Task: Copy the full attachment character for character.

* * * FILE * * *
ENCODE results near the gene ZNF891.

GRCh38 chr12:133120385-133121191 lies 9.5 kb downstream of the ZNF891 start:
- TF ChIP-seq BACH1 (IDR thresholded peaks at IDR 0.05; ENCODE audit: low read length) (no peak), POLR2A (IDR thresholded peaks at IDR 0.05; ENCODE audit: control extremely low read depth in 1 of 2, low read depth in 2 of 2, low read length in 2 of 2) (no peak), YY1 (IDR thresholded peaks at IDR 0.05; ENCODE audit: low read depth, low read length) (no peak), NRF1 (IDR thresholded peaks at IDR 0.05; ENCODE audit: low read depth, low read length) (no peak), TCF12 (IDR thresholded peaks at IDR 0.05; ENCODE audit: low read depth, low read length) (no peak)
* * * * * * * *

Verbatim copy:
ENCODE results near the gene ZNF891.

GRCh38 chr12:133120385-133121191 lies 9.5 kb downstream of the ZNF891 start:
- TF ChIP-seq BACH1 (IDR thresholded peaks at IDR 0.05; ENCODE audit: low read length) (no peak), POLR2A (IDR thresholded peaks at IDR 0.05; ENCODE audit: control extremely low read depth in 1 of 2, low read depth in 2 of 2, low read length in 2 of 2) (no peak), YY1 (IDR thresholded peaks at IDR 0.05; ENCODE audit: low read depth, low read length) (no peak), NRF1 (IDR thresholded peaks at IDR 0.05; ENCODE audit: low read depth, low read length) (no peak), TCF12 (IDR thresholded peaks at IDR 0.05; ENCODE audit: low read depth, low read length) (no peak)